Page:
Four grape varieties thriving in unexpected places

From Pinot Noir in California to Chardonnay in Italy – grapes growing well in new homes

This week I am looking at four well-known grape varieties that have found happy new homes in other parts of the world. A couple of the wines featured  are a little off the beaten track, but believe me it is worth making that detour.

It is only recently that producers around the world have mastered Pinot Noir. In California, Carneros and Russian River were once the sole two regions with a reputation for quality Pinot. Now, cooler coastal vineyards north and south of San Francisco are producing some mouth-watering wines, sadly often at prices that bring a tear to the eye.

Critics argue that the Sonoma Coast AVA (American Viticultural Area), the US equivalent of Appellation Contrôlée, is far too big. Real Sonoma Coast wines typically come from vineyards found close to the beautiful rugged, foggy Pacific shoreline. Here, the cool climate produces wines of great delicacy and purity. The Failla Pinot I give tasting notes for here is very reasonably priced in context and produced by one of the pioneers in this area. Look out too for wines from Anthill and Hirsch.

In contrast to Pinot Noir, Chardonnay has been successfully transported from Burgundy to virtually every wine-producing country in the world, decades ago. Producers love Chardonnay because it gives decent yields and ripens early. The wines usually have attractive broad fruits and good acidity that appeals to consumers. Winemakers get the opportunity to play a little with techniques such as lees-stirring, oak ageing and malolactic fermentation. The wonderful Italian Chardonnay I highlight here is from a small grower in Collio on the border with Slovenia. Once part of the Austro-Hungarian empire, it has a mix of nationalities. At the moment it is part of Italy, although many inhabitants speak Slovenian. This very beautiful area produces some excellent white wines.


If you want to tease the wine anorak in your life, ask them where the Côte Roannaise is. Sometimes called the lost cru of Beaujolais, it is technically part of the Loire Valley. Yet it is a mere 50km west of Morgon, one of the finest Beaujolais Crus. The soils here are granite, as in the Beaujolais Crus, and the grape variety is Gamay St Romain, apparently a clone of Gamay as used in Beaujolais. I can vaguely remember coming across it before, but never a wine as good as this.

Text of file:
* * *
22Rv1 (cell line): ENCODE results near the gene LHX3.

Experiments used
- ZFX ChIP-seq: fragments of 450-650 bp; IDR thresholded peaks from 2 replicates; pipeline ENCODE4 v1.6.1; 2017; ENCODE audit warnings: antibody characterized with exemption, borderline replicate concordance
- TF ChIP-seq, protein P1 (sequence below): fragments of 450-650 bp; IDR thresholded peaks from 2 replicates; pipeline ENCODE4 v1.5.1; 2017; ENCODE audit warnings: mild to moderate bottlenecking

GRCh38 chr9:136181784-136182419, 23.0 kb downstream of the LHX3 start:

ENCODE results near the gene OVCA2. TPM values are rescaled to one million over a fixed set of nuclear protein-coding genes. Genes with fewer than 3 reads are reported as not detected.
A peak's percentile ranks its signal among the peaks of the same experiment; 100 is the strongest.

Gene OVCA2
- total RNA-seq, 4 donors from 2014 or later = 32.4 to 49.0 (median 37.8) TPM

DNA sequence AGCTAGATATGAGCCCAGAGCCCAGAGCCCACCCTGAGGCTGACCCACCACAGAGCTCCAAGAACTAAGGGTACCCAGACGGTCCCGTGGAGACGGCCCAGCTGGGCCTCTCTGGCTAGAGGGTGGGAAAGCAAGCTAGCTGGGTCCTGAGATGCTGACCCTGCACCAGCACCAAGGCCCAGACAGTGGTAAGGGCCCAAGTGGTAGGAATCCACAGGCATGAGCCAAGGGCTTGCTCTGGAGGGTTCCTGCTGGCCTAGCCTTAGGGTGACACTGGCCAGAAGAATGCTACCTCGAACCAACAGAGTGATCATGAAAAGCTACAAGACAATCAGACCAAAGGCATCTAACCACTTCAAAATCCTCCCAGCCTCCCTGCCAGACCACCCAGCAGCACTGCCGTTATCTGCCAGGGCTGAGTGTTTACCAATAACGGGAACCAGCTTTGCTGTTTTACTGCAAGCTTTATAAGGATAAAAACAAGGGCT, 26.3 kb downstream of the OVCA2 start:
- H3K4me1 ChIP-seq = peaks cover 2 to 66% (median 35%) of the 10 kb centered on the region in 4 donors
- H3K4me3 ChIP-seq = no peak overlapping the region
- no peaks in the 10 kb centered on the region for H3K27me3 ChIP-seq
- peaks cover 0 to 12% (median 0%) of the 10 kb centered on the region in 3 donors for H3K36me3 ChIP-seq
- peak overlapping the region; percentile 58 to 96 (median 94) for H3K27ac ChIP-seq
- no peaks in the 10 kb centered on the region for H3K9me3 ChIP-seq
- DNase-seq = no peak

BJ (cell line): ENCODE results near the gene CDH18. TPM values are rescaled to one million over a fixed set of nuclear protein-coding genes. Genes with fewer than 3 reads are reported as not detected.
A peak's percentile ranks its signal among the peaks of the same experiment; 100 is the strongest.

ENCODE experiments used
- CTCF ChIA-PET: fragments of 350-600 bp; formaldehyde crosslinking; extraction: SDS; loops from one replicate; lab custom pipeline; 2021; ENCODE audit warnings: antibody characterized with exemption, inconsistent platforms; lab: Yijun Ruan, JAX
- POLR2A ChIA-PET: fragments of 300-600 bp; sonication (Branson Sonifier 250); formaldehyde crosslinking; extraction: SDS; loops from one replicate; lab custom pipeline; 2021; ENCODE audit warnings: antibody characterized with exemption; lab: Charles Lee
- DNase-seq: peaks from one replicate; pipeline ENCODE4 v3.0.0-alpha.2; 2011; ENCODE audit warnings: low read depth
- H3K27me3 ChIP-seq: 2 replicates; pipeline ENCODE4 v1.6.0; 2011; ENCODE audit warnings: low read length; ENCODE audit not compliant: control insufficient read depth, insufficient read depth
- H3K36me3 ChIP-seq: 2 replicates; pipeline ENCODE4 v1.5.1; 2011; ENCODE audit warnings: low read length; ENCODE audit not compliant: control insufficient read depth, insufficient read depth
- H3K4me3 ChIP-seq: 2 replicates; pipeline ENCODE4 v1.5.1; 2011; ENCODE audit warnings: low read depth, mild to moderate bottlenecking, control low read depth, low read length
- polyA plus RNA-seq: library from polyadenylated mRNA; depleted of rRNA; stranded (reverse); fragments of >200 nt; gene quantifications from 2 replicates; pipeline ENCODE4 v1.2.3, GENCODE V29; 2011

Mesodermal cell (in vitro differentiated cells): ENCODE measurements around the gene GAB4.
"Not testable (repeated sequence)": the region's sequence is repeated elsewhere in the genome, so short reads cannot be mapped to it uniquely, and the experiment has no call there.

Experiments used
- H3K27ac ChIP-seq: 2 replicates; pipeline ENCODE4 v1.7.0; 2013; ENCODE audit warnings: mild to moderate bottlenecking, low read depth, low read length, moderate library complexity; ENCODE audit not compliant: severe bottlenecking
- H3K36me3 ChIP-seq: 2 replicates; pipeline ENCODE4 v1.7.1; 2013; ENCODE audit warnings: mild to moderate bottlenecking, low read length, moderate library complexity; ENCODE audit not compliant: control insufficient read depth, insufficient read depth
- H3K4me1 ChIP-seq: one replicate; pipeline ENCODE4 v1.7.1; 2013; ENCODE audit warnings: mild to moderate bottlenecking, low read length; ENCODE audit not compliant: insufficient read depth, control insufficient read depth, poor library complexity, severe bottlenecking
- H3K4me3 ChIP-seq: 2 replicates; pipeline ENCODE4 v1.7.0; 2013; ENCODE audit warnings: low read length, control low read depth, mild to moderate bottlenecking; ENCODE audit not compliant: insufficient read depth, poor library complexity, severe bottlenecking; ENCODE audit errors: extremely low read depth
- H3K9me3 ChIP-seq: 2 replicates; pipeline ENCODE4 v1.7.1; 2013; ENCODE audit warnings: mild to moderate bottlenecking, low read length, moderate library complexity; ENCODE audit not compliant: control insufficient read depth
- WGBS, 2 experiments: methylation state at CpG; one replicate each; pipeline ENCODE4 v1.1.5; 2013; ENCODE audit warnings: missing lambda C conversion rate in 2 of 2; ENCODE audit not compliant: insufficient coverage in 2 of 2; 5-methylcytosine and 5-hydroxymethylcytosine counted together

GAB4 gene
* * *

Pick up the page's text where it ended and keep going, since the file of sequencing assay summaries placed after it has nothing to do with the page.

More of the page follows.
Like Chardonnay, Cabernet Sauvignon has adapted easily to most wine regions, including Chile, where it has been grown since the 1850s. Some 25 years ago, pioneering producer Aurelio Montes planted the first vines in the Colchagua Valley. This is a perfect example of how Cabernet has been adapted to suit local conditions and tastes. In Bordeaux they would blend it with Merlot and Cabernet Franc, and possibly Petit Verdot; here the mix includes 15 per cent Syrah and 15 per cent Carmenère.

Mont Gras 25th Anniversary Cabernet Sauvignon 2018, Colchagua Valley
14%, €12.95 down from €16.95
Rich ripe red fruits and cassis overlaid with spice and a soft rounded finish. The perfect partner for roast or grilled beef and lamb.
From O'Briens,

Eclat de Granite 2018, Côte Roannaise, Domaine Sérol (Organic)
12%, €23-24
Wonderful ethereal floral aromas, beguiling soft ripe dark fruits, fresh and vibrant with an earthy touch. At home, we fought over the last drop. Great with white meats. 
From Green Man Wines, 3 Terenure Road North, Dublin 6,; Sweeneys D3, 117 Phillipsburg Avenue, Fairview, Dublin 3,; Blackrock Cellar, 23 Rockhill, Blackrock, Co Dublin,; 64wine, 64 Glasthule Road, Glasthule, Co Dublin,

Borgo del Tiglio Chardonnay 2015, Collio 
13.5%, €43.50
This is one the finest Chardonnays I have tasted in a while. Developing rich soft fruits with a honeyed touch, all kept in check by a firm backbone of acidity. Impeccably balanced. We enjoyed our bottle with salmon baked in parchment with fresh herbs, butter and lemon.
From Mitchell & Son, Dublin 1, Sandycove, and Avoca, Kilmacanogue & Dunboyne,; Sheridan's Cheesemongers, Dublin 2, Kells, Co. Meath, Galway,;

Failla Pinot Noir 2018, Sonoma Coast, US
13.5%, €45
A very seductive ripe Pinot with elegant sweet dark cherry fruits and cassis. Smooth and rounded, this slips down all too easily. Light enough to drink alongside salmon or tuna, but rich enough to match with grilled chicken or duck.
From Whelehan's Wines, Loughlinstown, Co Dublin,